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Couple goes back to their farm roots

Schrauth: ‘I cook big’

October 23, 2015
By CLAYTON RYE - Farm News staff writer , Farm News

crye@wctatel.net

IRVINGTON - Dennis and Jane Schrauth grew up on farms between Bancroft and Swea City in northern Kossuth County.

Married for 48 years in December, they lived in Bancroft until two years ago.

Article Photos

THESE BACON-WRAPPED, cream cheese stuffed chicken breasts are a favorite of Dennis Schrauth.

The Schrauth's work at their flooring business in Bancroft, but missed the farm life they both remembered.

Dennis Schrauth admired a piece of land just west of Irvington next to the East Fork of the Des Moines River.

He especially was drawn to the numerous oak trees there.

Schrauth decided two years ago it was time to purchase the land and build a home there.

"I was actually against it," said Jane Schrauth. "I said we're too old."

With two years of living at their secluded location, she said they have settled in and are happy with their decision to move.

Jane Schrauth was the third of 10 children. With that many children, everyone was expected to help provide and care for each other.

"We did everything," she said. "We didn't have a lot of money."

Her mother made six loaves of bread every other day.

"We always had our bread," she said.

Eating store-brought bread when visiting a friend was considered a luxury by Jane Schrauth.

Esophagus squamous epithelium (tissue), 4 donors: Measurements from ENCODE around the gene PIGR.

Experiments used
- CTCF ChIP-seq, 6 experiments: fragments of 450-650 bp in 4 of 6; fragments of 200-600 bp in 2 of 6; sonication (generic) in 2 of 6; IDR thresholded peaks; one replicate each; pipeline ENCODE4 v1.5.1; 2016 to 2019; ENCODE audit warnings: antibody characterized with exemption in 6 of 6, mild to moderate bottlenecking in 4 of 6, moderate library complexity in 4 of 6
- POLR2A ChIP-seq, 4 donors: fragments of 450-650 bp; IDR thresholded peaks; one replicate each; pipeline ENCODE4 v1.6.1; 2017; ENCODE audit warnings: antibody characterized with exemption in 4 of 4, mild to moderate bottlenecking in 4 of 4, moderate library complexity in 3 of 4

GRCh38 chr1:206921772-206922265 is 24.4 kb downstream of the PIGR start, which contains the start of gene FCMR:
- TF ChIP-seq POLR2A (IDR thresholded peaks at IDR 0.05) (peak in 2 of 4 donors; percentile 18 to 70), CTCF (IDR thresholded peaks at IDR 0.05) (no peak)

Leftover bread dough was rolled into balls and dipped in sugar.

"That was dessert," she said.

The family of 12 had chicken every Sunday and prepared vegetables for their meals the rest of the week.

"We lived on canning," said Schrauth.

Her mother would put up 1,000 jars each year.

Her father would bring home a semi-load of potatoes after baling in the Dakotas.

Being self-sufficient is how the Schrauths live in their new location, growing much of their food.

"I like to cook. It's my weakness," Schrauth said. "I cook big and give it to the neighbors."

Elderly residents of Bancroft are frequent recipients of Schrauth's jam, jelly, baking and soups.

Garlic is a favorite ingredient and the Schrauths just planted 200 garlic bulbs to be harvested next August.

She tapped maple trees for the first time last winter and made her own maple syrup.

But it is the four hives of honeybees that receive the most attention and care, starting with one hive two years ago.

"I couldn't live without our bees," Schrauth said.

She planted a herb garden for the bees and learned about rewards of having fresh herbs a short walk out the kitchen door.

"I do a lot with herbs," she said. "I encourage dandelions and white clover for the bees."

She harvests only the surplus honey produced by the bees as they need it to over-winter.

This year, the hives produced 25 to 30 gallons of honey.

Another favorite product is the bees wax she uses as lotion and in candles.

The Schrauths have planted 400 bushes of various berries just for habitat.